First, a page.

Should I use GenServer for this?


I’m building a retail store on-demand dispatch system. We have 3 store locations. Incoming delivery orders will be assigned to the nearest store location. Orders will then be grouped into batches based on destination proximity, ETA, etc… Each batch consists of 2-3 orders. One dispatcher will be assigned to each batch.

My Solution

  1. Create 1 GenServer for each store and perform order grouping as orders come in.
  2. Create 1 GenServer for each store and perform order grouping at 2 mins interval.
  3. Create 1 background job (using Quantum) for each store to perform order grouping at 2 mins interval.

Solution #1 and #2 require no reads from database. If I’m going for #2, might as well I go for #3.

My Question

How would you approach this problem using the Elixir way?

I would probably go with option two but I’m. not sure about the actual business requirements. Why do you need to batch? 2-3 orders per 2 min doesn’t seem like something you need to batch. How do you send them to the store? http, database, rabbitmq?

You also need to think about persistence in the GenServer in case you restart the server.

Sorry for the confusion. “Trip” might be a better word to describe the situation. Dispatchers will deliver 2-3 orders per trip. Each trip must be completed within 30 minutes. So Order Grouping GenServer will wait for orders and group orders into trips.

Store managers will retrieve those orders through an app.

I’m thinking of storing all orders in Postgres and GenServer. In case of server crash, GenServer will load ungrouped orders from Postgres.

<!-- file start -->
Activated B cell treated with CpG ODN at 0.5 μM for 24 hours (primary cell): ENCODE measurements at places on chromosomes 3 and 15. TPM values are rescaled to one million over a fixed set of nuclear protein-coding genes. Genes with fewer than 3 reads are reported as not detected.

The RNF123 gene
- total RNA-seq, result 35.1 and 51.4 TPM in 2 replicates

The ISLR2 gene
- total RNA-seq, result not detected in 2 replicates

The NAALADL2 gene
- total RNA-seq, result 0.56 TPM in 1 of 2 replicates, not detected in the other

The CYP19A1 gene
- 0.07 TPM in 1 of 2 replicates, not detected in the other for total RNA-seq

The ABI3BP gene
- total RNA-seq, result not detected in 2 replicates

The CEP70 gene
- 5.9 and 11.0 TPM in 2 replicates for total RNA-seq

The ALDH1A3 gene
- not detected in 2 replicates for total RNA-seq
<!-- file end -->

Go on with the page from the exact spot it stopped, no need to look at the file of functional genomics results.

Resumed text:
Hi there, I hope that this diagram could help you a bit. A person object refers to a GenServer


I would not use GenServer for this. What happens if the GenServer crashes before its batch is dispatched? Also, running multiple app instances would require your app to know on which node a specific GenServer is running, making it more difficult to scale horizontally. In general, I would avoid singleton GenServers (in your case, the correspondence between store and GenServer) unless there’s a good reason for them.

One possibility would be to save orders in the database, and grouping “lazily” upon receiving an order. Something like this:

  • Save orders in the database as soon as they are placed, including all the data necessary for batching
  • When a new order is placed, compute its batch. If the batch can be considered complete (for example because the max number of orders per batch is reached), then dispatch it. Otherwise, schedule a job after an appropriate timeout to batch it anyway in case no orders for the same batch were placed within the timeout.

The advantage of this is that all the state stays in the database, so the app can be trivially scaled, and a crash of a GenServer will not loose orders.

Does this make sense, or did I misunderstand your problem?


++ on not using a GenServer.

What’s wrong with reading from the database?

It takes time to build the request, send it, wait for the response, deserialize it.

Especially when the database is not on the same host, those database queries can add hundreds of milliseconds to request processing time.